The perception that the Republican Party is being hijacked by social conservatives dates to the 1992 GOP convention, when candidate Patrick J. Buchanan gave a firebrand speech in which he accused Democratic candidate Bill Clinton of having “a different agenda” that included unrestricted abortion, women in combat and gay rights.
In Bush’s endorsement of the marriage amendment, said the Log Cabin’s Guerriero, “there are echoes of Pat Buchanan’s call for a cultural war in 1992 that led to the defeat of the first President Bush. This is no way to launch a reelection campaign.”
Unlike 1992, gay activists now feel they have political clout to back up their disaffection. Although polls have been inconsistent, perhaps because Americans are reluctant to disclose their feelings on the issue, the latest Los Angeles Times Poll found that 32% of Californians believe that same-sex marriages should be allowed.
Part of the lament for many gay and lesbian conservatives is that they support Bush on most policy issues. “Most of us are Republicans for economic and ideological reasons,” said Steve Gunderson, a former congressman from Wisconsin who now heads the Washington office of the Greystone Group, a communications and consulting firm. “What the president failed to do is recognize that there is real discrimination and real problems for those of us in long-term relationships.”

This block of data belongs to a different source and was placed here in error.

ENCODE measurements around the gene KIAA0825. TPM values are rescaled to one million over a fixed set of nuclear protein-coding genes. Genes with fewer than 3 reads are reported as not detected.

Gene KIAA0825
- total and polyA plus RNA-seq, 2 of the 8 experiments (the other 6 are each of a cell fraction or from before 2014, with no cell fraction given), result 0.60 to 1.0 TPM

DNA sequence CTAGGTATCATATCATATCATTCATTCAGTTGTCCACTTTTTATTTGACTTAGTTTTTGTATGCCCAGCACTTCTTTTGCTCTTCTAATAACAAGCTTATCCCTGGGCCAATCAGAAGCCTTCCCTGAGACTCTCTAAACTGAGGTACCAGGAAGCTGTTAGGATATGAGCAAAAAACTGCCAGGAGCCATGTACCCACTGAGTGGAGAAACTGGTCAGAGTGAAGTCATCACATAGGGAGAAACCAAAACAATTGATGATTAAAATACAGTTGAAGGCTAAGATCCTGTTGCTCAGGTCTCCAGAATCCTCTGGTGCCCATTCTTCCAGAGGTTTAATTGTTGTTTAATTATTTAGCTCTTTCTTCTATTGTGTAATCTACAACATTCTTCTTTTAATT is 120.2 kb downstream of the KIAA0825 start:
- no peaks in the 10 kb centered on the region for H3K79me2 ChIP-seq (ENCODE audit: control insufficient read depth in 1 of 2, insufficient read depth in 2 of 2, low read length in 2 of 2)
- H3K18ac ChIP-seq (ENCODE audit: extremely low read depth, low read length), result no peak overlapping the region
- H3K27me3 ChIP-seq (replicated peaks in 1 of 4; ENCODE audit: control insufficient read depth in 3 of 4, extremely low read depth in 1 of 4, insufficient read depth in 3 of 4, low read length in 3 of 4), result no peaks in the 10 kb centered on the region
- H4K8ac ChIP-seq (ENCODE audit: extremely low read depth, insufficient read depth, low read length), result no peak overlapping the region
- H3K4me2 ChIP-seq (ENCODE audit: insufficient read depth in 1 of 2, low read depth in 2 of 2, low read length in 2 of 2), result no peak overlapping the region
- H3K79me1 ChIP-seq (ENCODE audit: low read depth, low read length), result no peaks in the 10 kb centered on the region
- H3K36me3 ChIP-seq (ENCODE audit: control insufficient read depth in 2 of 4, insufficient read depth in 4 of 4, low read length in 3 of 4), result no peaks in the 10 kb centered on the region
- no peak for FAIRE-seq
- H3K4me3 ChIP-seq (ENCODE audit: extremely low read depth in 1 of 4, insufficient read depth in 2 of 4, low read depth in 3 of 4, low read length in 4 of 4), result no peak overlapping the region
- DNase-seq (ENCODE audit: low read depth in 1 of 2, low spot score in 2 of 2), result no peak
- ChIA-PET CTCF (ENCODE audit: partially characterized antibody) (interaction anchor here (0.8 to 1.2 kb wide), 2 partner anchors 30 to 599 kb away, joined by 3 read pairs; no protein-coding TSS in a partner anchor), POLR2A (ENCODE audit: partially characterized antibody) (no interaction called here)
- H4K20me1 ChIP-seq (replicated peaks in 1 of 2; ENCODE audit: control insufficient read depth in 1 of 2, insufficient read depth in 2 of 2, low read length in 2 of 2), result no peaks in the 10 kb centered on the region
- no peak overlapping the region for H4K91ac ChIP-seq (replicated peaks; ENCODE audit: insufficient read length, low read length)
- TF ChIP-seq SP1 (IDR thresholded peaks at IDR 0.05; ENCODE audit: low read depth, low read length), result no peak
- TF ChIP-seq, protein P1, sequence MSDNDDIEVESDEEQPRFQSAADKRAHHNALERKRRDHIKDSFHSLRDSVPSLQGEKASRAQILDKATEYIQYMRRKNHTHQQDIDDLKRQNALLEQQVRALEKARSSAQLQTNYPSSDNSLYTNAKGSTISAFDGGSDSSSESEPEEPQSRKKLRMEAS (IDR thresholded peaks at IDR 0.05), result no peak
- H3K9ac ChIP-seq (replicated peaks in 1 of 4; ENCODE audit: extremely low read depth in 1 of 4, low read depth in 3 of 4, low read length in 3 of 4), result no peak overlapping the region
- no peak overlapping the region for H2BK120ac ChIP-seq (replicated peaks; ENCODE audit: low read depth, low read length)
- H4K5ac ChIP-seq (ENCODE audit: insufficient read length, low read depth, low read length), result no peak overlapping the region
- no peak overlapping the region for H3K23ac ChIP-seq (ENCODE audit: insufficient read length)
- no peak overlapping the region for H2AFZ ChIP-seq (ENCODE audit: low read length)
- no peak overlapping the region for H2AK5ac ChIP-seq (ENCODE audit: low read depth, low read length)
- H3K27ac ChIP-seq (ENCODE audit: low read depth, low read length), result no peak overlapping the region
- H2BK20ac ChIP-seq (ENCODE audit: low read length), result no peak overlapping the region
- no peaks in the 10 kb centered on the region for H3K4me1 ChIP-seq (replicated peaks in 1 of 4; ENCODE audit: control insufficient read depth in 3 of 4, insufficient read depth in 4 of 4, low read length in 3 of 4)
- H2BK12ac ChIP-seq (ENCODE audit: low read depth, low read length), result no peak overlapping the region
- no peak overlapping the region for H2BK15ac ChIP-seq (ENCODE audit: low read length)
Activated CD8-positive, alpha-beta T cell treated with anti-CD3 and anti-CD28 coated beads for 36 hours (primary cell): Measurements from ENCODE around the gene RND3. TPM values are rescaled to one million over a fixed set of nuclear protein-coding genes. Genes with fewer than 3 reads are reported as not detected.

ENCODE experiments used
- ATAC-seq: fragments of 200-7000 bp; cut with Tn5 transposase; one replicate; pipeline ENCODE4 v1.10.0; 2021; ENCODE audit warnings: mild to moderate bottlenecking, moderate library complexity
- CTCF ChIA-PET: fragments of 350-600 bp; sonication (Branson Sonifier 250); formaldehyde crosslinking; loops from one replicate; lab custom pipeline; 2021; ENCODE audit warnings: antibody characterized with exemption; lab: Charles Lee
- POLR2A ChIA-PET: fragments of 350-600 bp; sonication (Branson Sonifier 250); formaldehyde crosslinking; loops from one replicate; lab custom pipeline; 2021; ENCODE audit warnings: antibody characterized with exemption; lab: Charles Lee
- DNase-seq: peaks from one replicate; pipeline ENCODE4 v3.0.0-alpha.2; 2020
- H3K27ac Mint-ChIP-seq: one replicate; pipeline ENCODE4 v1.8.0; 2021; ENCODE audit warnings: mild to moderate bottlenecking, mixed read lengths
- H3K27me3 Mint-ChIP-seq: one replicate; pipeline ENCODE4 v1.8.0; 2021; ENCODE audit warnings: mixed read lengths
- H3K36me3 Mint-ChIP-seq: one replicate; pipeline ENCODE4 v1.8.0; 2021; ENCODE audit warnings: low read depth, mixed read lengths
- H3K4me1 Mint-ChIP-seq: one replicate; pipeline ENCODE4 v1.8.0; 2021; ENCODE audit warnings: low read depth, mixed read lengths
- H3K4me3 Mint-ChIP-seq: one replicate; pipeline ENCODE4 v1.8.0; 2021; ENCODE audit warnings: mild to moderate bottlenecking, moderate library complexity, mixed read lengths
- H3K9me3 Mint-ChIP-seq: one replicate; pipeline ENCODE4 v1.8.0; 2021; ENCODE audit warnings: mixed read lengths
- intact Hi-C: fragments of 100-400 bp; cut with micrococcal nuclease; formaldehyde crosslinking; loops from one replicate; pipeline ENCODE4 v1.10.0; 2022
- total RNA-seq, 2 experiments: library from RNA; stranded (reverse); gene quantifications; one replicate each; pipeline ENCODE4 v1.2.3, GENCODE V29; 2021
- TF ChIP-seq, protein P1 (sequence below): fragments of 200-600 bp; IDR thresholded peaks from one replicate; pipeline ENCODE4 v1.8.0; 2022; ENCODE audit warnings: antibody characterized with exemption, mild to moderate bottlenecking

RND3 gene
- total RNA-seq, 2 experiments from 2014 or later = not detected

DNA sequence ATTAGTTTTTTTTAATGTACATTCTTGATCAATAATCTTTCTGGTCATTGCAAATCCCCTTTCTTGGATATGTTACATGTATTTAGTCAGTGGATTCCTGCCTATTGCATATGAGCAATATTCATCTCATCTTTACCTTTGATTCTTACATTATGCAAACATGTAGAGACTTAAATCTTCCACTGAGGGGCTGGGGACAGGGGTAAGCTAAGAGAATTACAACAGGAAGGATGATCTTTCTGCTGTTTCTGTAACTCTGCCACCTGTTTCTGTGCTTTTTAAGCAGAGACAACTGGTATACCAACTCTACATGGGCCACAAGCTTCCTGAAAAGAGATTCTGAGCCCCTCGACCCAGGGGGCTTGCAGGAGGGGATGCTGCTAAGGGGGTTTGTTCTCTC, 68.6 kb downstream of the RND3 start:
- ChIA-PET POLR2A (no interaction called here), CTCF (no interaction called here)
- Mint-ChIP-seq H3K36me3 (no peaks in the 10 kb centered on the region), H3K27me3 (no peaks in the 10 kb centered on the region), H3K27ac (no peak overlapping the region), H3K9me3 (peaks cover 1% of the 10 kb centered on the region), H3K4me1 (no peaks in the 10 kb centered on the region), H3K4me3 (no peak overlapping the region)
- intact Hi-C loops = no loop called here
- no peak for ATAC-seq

For Mike Ferens, a former president of the local Log Cabin Republicans chapter, Bush’s endorsement of the amendment hit hard.
“I am shocked by it,” said Ferens, a private contractor who works for the Department of Homeland Security.
Because of it, he said, he would likely vote Democratic this year for the first time in 20 years.
“The president has forgotten one of the ideals of the founders: the separation of church and state. It’s not only discriminating, it’s insulting,” he said.
Mark Sibley, a financial consultant for the American Center for International Labor Solidarity, took a more pragmatic approach.
Sympathetic to the “political reality” facing Bush, and the long odds against a constitutional amendment being enacted by the mandatory two-thirds votes in both houses of Congress and by three-fourths of the states, Sibley spoke for many straight Republicans when he said: “If I’m upset with the president, it’s over deficits. I’d like to see him use his veto pen on some of that pork.”